The Gig Economy: Navigating the Pros and Cons of Short-Term Employment

    Although there has been a shift in the way people work over the last decade, there is no doubt that the pandemic brought about an even more drastic change. Gone are the days where people head into an office Monday through Friday to work nine to five. Many companies have more flexible scheduling and allow their employees to do hybrid or remote work, meaning they do some or all of their work from home. And as more and more businesses turn to freelancers and independent contractors rather than hire full-time employees to complete certain jobs and tasks, the gig economy has grown exponentially over the last few years.

    What is a gig economy?

    A gig economy refers to the portion of the labor market that is made up of temporary and part-time positions, usually filled by freelancers and independent contractors rather than permanent, full-time employees. According to research compiled by TeamStage, the gig economy is growing three times faster than the total United States workforce, with 57.3 million Americans participating in gig work. At 36% of workers, that’s over one-third of the workforce that is doing some type of gig work. While many people use gig work as a way to supplement their income, 15.8 million workers have made it their full-time job. Gig work related to rides, delivery, and shopping services have become more popular, but some of the largest and fastest growing freelance services are more knowledge-intensive or creative in nature. Some of the more popular gig work platforms include Airbnb, Upwork, Fiverr, TaskRabbit, Uber, Lyft, DoorDash, and Instacart. However, gig work can be found in a number of other places, and many staffing and recruiting agencies connect individuals with employers looking for contract workers, positions that can sometimes turn into more permanent work.

    Why has gig work become so popular?

    Technology has made it easier than ever for companies and individuals to connect with gig workers and the variety of services they can offer. People are no longer limited by their geographic region, as many of the different types of gig work can be done from anywhere in the world. It’s cheaper for companies to hire freelancers or independent contractors because they don’t have to pay for a regular salary, employee benefits, or overhead costs. It also allows them to choose from a much wider talent pool and gives them more flexibility to only hire for a project or task rather than taking on a full-time employee.

    What are the pros and cons of being a gig worker?

    There are different reasons why people choose to be a gig economy worker, and there are both advantages and disadvantages to this kind of work.


    • Flexibility: One of the biggest draws for many people is the flexibility of gig work. They get to choose the jobs they want to take, when they want to work, and how much they want to work. This is extremely beneficial for parents with young children, caregivers, students, or individuals with health problems. It is also more convenient for those who are using gig work as a way to supplement their income because they can still work their full-time job and pick up extra work when it fits into their schedule. Many times, people can work remotely from the comfort of their home, or at the very least, pick the geographic location they want to service. This type of flexibility is great for people who prefer to travel around rather than being stuck in an office setting.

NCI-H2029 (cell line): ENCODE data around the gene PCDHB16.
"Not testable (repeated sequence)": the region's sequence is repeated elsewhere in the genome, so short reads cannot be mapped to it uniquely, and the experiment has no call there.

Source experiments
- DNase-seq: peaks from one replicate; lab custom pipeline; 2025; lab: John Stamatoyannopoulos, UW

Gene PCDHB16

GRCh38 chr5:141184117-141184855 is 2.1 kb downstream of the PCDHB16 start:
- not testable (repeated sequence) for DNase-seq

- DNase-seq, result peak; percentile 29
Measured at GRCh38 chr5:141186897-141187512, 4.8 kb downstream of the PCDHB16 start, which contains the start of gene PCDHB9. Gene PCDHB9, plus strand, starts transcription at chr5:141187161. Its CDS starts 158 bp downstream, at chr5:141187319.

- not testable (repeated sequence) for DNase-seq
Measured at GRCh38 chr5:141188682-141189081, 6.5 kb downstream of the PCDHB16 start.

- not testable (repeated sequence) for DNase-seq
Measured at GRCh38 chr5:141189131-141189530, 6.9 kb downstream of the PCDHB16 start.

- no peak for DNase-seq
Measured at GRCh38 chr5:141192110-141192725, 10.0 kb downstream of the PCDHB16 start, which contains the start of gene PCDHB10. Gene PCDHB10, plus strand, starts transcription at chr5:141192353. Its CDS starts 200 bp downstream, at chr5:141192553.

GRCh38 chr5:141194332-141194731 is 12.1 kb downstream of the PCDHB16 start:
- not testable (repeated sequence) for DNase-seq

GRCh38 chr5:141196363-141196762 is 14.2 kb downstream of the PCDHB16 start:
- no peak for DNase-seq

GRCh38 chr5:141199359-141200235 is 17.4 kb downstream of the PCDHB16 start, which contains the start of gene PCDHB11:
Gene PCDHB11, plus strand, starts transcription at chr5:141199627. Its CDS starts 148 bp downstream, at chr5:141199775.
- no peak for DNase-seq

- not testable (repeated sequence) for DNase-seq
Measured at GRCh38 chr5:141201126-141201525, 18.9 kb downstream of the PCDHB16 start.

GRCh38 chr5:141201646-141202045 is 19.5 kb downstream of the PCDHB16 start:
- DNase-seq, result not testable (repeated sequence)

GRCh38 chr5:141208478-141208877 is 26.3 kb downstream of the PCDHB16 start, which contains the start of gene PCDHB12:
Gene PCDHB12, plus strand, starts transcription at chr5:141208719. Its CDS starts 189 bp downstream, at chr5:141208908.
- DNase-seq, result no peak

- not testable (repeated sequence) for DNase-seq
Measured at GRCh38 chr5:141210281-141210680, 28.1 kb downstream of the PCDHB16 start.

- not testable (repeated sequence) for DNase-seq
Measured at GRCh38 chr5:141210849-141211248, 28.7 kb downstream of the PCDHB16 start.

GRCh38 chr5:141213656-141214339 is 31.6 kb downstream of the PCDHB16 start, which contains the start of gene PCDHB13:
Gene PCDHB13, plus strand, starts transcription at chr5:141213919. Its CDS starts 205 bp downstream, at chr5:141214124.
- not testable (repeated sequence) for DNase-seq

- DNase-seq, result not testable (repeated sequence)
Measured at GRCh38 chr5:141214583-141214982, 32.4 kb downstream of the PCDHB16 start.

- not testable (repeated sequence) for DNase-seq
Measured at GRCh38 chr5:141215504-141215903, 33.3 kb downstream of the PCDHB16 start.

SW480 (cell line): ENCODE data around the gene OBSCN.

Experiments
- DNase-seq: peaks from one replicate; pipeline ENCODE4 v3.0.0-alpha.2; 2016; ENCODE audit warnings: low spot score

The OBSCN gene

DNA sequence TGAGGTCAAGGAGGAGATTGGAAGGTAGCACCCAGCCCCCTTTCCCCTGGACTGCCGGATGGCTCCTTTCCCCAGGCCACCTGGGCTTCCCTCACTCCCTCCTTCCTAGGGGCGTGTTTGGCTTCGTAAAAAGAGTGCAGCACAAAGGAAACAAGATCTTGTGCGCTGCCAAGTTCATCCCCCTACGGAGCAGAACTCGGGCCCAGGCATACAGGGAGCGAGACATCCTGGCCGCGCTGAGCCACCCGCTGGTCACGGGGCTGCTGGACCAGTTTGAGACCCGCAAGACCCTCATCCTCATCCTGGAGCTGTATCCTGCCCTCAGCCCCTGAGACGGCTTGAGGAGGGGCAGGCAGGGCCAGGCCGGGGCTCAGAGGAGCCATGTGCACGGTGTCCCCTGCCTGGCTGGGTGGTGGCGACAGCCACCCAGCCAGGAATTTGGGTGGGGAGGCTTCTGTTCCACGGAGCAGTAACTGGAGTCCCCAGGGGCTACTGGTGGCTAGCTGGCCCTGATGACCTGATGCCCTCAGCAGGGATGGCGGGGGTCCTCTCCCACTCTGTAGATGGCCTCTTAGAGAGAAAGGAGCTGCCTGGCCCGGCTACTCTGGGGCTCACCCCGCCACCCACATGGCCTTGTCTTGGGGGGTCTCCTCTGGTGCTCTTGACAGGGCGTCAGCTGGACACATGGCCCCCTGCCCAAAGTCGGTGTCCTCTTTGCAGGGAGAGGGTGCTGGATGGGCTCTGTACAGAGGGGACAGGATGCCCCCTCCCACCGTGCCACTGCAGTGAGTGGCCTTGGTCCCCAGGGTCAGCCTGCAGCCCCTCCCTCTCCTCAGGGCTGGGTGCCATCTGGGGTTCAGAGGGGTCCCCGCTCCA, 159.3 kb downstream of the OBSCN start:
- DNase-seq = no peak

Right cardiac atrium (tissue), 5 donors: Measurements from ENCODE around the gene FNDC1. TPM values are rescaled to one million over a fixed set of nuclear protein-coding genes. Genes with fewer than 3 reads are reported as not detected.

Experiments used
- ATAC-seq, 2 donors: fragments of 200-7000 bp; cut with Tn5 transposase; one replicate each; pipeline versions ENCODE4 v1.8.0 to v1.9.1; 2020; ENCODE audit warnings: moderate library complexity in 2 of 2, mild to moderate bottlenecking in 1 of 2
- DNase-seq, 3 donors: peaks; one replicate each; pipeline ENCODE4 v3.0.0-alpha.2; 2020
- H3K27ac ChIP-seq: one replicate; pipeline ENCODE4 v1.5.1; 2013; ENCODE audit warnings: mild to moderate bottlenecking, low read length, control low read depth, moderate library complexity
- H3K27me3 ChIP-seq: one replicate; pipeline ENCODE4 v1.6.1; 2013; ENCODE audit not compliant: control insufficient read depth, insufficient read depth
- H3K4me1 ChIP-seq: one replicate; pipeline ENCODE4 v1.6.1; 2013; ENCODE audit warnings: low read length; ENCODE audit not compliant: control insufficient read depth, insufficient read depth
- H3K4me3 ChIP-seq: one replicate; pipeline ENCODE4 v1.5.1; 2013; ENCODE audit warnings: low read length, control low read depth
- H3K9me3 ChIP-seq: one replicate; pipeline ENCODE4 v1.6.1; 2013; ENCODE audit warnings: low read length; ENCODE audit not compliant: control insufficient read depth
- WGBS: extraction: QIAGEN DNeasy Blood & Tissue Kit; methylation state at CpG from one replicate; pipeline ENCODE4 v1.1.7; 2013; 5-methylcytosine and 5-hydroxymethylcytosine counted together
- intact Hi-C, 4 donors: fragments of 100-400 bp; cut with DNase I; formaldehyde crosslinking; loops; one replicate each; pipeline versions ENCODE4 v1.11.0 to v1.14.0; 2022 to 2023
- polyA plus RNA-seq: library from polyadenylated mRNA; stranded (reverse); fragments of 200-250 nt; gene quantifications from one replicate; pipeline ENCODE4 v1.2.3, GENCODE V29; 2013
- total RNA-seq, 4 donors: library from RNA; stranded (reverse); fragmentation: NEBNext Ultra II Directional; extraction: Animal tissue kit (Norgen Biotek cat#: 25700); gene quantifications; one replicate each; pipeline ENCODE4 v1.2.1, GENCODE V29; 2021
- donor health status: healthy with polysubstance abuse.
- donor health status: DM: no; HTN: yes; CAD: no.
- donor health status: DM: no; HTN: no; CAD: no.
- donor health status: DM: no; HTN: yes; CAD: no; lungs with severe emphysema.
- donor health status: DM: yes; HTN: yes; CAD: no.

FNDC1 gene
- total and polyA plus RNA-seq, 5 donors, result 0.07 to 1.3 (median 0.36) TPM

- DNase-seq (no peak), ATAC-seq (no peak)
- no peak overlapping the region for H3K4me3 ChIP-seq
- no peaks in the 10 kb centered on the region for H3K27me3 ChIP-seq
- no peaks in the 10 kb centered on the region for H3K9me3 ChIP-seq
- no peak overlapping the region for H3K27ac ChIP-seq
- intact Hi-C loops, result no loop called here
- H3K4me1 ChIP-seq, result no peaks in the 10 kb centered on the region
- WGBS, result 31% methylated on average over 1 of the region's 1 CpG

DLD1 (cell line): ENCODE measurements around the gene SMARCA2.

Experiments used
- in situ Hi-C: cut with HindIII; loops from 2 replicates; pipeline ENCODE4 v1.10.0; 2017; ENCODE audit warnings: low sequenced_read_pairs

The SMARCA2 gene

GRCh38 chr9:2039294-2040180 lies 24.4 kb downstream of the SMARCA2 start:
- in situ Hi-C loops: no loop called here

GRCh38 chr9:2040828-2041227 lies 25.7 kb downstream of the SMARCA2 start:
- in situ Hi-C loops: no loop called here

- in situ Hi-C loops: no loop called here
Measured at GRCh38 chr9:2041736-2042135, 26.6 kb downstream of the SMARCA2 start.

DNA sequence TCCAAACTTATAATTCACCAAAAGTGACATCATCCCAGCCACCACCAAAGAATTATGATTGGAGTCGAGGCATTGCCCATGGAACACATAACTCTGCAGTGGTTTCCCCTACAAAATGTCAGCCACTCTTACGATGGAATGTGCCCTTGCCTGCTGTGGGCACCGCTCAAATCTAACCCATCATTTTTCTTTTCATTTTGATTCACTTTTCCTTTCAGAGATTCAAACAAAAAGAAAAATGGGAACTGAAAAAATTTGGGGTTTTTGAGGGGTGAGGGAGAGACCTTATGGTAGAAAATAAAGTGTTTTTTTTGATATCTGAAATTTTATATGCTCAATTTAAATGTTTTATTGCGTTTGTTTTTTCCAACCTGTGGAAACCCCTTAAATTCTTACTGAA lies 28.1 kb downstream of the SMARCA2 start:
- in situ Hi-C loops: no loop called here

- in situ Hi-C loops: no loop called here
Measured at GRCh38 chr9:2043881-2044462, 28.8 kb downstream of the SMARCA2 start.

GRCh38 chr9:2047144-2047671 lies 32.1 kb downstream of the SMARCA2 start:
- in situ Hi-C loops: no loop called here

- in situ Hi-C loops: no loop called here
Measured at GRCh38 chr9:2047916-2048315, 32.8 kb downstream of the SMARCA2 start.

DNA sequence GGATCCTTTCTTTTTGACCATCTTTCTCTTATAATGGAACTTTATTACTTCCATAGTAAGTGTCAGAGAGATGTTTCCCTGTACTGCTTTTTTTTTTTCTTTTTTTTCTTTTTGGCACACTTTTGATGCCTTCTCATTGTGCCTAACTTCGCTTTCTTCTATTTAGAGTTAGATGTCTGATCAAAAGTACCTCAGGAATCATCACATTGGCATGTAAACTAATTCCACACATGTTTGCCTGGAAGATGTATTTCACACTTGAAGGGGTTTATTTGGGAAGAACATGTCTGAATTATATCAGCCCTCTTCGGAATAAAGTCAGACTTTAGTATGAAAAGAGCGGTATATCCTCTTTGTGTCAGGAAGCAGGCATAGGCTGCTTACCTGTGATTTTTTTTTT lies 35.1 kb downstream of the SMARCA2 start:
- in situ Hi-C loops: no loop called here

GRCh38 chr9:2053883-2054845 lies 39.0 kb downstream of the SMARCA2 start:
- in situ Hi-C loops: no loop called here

• Variety: Because gig work is often temporary or short-term, it is constantly changing. The types of people, companies, topics, and tasks can vary from week to week, or even hour-to-hour, which can help keep the work from feeling redundant.
    • Independence: Freelancers and independent contractors typically get to be their own boss. They don’t have to answer to a manager or executive but instead get to make decisions for themself and do their work on their own terms. They can set their own rates and choose the work they want to do.


    • Unpredictable income: With gig work, there is no steady paycheck to rely on every month. Pay is based on the jobs worked, which means that income could vary quite a bit. This makes it harder to budget and could be stressful for some.
    • No benefits: While some gig work platforms may offer health insurance, the majority of gig workers are on their own. It’s their responsibility to find and pay for insurance and save for retirement.
    • Taxes: Another responsibility that gig workers incur is keeping track of their taxes. As they are considered self-employed, nothing is withheld, so they are accountable for making sure they have the money to pay taxes when the time comes.

    For some people, the benefits outweigh the negatives, making a gig economy a good fit. However, for others, the stress of not having regular work or a steady income can overshadow the positive aspects, so a contract-to-hire job might be the way to go. It is important to consider the pros and cons of the different types of work and make the best choice for you. 


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